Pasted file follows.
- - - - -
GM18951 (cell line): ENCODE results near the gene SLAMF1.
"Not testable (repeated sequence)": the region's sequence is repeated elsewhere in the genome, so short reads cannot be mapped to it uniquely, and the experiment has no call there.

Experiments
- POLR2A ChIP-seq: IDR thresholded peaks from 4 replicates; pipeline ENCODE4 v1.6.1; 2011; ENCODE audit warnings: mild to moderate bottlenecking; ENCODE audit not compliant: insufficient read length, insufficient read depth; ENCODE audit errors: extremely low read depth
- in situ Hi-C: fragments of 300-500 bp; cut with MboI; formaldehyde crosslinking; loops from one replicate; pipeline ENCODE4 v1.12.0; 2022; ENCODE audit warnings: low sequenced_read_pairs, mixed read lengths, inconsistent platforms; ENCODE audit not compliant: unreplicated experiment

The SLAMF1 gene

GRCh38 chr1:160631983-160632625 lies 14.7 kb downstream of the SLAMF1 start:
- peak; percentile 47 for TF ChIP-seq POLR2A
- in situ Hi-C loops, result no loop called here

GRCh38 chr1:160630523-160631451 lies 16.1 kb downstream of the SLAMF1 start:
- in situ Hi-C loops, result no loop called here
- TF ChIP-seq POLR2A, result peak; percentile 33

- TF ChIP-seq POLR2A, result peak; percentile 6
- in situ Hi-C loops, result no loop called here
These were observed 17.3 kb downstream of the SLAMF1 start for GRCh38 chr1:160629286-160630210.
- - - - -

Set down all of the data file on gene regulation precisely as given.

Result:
GM18951 (cell line): ENCODE results near the gene SLAMF1.
"Not testable (repeated sequence)": the region's sequence is repeated elsewhere in the genome, so short reads cannot be mapped to it uniquely, and the experiment has no call there.

Experiments
- POLR2A ChIP-seq: IDR thresholded peaks from 4 replicates; pipeline ENCODE4 v1.6.1; 2011; ENCODE audit warnings: mild to moderate bottlenecking; ENCODE audit not compliant: insufficient read length, insufficient read depth; ENCODE audit errors: extremely low read depth
- in situ Hi-C: fragments of 300-500 bp; cut with MboI; formaldehyde crosslinking; loops from one replicate; pipeline ENCODE4 v1.12.0; 2022; ENCODE audit warnings: low sequenced_read_pairs, mixed read lengths, inconsistent platforms; ENCODE audit not compliant: unreplicated experiment

The SLAMF1 gene

GRCh38 chr1:160631983-160632625 lies 14.7 kb downstream of the SLAMF1 start:
- peak; percentile 47 for TF ChIP-seq POLR2A
- in situ Hi-C loops, result no loop called here

GRCh38 chr1:160630523-160631451 lies 16.1 kb downstream of the SLAMF1 start:
- in situ Hi-C loops, result no loop called here
- TF ChIP-seq POLR2A, result peak; percentile 33

- TF ChIP-seq POLR2A, result peak; percentile 6
- in situ Hi-C loops, result no loop called here
These were observed 17.3 kb downstream of the SLAMF1 start for GRCh38 chr1:160629286-160630210.